# Cautions on Using the Heat Loss Calculator

This calculator gives a ROUGH estimate of the heat loss for a home.   It is easy to use, but because of its simple approach, is subject to a number of potential errors:

• All of the conduction/convection heat losses are calculated with the standard one dimensional heat flow equations  -- e.g.   Heat Loss = (Area) ( Tinside - Toutside ) / Rvalue.   These equations are very commonly used, but it should be remembered that they are just approximations of the true heat flow.

• The calculator estimates infiltration heat loss by having you input a number of air changes per hour.  This is a difficult thing to estimate without at least a blower door test.  Infiltration also changes markedly with wind speed.  So again, this is an approximation.

• The yearly heat loss is estimated using the number of heating degree-days for your area.  This does not take into account the actual sequence of weather conditions the home will be subjected to (as a simulation would).  Also, the number of degree-days varies significantly from year to year, so any given year may deviate from the heat loss predicted on the average number of degree-days considerably.

• The calculator does not account for passive heat gains through south facing windows.  With any luck (or good design on your part) this will result in the calculator predicting a significantly larger heat loss than actually happens.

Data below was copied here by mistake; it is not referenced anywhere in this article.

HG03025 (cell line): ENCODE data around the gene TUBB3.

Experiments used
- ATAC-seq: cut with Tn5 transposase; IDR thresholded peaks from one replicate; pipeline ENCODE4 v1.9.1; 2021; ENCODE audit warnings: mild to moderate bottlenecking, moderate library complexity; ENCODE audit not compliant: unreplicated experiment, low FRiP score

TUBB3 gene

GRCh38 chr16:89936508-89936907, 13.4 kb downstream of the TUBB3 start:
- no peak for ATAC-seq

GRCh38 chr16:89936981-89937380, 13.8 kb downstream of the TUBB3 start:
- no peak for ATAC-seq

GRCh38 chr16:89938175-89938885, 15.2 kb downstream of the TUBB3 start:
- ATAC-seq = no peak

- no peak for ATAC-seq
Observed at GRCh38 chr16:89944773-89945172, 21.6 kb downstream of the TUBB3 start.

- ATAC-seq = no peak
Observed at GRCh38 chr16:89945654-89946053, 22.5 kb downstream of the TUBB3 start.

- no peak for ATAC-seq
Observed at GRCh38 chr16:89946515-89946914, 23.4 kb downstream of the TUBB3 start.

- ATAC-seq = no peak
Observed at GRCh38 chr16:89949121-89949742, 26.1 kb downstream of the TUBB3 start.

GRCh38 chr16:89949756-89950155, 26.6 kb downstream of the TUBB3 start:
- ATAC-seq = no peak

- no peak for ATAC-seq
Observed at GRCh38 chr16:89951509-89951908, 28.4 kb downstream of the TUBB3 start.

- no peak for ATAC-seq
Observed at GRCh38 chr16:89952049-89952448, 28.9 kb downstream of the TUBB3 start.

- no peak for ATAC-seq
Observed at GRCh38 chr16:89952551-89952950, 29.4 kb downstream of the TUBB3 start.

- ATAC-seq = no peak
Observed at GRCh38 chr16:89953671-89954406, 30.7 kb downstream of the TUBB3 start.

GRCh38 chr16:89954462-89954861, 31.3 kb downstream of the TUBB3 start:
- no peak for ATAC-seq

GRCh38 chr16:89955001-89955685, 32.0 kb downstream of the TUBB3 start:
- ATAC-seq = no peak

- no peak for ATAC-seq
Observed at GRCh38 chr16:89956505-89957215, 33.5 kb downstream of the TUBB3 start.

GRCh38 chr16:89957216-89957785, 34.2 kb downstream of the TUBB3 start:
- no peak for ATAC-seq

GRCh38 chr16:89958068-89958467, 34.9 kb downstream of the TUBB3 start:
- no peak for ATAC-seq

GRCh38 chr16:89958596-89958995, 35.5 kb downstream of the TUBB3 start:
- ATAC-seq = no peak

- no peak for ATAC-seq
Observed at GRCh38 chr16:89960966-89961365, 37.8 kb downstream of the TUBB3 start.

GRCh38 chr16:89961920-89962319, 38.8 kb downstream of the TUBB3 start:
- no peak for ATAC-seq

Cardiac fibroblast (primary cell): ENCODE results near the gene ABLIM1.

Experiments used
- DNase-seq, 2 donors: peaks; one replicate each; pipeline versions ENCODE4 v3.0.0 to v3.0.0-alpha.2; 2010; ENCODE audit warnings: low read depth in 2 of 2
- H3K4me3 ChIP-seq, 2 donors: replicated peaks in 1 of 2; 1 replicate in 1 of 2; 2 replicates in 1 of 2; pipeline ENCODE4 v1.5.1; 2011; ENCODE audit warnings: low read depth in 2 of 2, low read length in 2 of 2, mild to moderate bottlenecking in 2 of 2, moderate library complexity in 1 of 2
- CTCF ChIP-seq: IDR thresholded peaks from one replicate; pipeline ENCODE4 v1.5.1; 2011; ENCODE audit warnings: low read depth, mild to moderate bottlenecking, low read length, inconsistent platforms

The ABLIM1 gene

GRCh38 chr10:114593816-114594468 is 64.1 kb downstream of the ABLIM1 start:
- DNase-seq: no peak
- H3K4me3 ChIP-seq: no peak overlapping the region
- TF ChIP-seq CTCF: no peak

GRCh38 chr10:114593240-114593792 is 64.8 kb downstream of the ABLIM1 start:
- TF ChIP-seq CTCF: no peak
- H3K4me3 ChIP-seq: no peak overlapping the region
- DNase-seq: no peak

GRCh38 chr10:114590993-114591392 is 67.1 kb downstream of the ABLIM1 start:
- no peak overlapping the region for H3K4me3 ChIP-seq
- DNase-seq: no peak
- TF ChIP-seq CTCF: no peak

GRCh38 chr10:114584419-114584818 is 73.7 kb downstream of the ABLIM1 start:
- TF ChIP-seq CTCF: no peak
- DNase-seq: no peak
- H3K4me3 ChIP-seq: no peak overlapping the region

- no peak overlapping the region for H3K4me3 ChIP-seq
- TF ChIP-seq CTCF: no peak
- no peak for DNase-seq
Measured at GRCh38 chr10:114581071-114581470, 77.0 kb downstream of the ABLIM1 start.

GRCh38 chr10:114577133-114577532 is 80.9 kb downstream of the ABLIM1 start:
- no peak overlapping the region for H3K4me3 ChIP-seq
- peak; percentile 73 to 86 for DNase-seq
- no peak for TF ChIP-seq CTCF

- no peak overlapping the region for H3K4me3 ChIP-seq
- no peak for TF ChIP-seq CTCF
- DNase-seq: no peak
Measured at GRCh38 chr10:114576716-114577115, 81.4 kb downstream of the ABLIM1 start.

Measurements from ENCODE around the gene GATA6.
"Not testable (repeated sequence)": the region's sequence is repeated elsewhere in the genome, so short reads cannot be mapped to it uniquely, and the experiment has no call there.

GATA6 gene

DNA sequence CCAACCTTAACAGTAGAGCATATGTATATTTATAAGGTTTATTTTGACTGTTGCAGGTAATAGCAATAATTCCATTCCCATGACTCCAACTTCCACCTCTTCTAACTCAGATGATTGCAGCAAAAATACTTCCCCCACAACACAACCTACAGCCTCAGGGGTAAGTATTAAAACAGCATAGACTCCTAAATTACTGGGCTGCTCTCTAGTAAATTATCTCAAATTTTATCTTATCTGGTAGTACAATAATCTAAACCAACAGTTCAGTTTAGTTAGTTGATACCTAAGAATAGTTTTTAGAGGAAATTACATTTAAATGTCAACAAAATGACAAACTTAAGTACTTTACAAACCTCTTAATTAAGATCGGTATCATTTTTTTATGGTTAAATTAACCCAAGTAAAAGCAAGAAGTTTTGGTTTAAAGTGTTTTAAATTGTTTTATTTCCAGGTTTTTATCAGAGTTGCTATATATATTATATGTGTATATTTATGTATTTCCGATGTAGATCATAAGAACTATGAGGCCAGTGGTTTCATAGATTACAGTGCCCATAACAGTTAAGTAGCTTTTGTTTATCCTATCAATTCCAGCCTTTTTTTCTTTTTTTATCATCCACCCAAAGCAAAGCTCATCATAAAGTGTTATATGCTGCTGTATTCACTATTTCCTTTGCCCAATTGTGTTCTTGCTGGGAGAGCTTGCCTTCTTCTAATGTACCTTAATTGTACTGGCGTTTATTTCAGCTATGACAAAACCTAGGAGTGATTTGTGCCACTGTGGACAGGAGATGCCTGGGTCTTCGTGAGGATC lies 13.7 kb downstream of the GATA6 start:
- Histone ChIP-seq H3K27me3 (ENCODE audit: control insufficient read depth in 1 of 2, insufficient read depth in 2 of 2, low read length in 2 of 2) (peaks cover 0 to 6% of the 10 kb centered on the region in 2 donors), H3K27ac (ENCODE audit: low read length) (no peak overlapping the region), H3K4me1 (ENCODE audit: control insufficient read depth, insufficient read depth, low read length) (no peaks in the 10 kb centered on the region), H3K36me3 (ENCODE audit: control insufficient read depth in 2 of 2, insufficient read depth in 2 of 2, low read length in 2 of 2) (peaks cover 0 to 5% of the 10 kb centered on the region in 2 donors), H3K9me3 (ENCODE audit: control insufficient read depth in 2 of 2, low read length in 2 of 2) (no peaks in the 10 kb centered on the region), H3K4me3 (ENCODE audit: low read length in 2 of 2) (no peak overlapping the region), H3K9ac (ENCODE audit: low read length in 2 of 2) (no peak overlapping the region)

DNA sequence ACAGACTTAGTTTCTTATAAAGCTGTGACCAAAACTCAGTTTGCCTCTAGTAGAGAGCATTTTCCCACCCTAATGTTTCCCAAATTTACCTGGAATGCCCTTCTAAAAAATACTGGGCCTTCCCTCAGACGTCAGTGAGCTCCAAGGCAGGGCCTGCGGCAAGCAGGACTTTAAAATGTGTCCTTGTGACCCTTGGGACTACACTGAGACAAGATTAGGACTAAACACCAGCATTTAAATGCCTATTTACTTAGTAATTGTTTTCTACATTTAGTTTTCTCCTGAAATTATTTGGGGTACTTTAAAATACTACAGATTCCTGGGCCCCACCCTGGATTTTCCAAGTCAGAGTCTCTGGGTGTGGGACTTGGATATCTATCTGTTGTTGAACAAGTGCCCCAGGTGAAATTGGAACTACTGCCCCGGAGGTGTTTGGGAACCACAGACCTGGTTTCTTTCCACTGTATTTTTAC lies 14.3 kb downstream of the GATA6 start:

• The effect of thermal mass is not considered.  Homes with high thermal mass will have smaller day/night temperature swings, and usually require less heat.

• Your habits can have a significant effect on heat loss (thermostat setting, ...).

• The internal gains for the home (warm bodies, lights, appliances, ...) are only approximately accounted for.  They may in fact be significantly smaller or larger than the value shown.

And, I am sure there are quite a few more sources of error that are not listed above.  Still, this tool is a lot better than a guess, and many design decisions are made using similar tools.

One way to get a better estimate, and also get a much better feel for how your home will perform in various types of weather is to use home thermal simulation software.  This software does a year long simulation of your homes heat gains and losses on an hour by hour simulation using a weather file for your area.  One such software package that is both easy to use and free is HEED.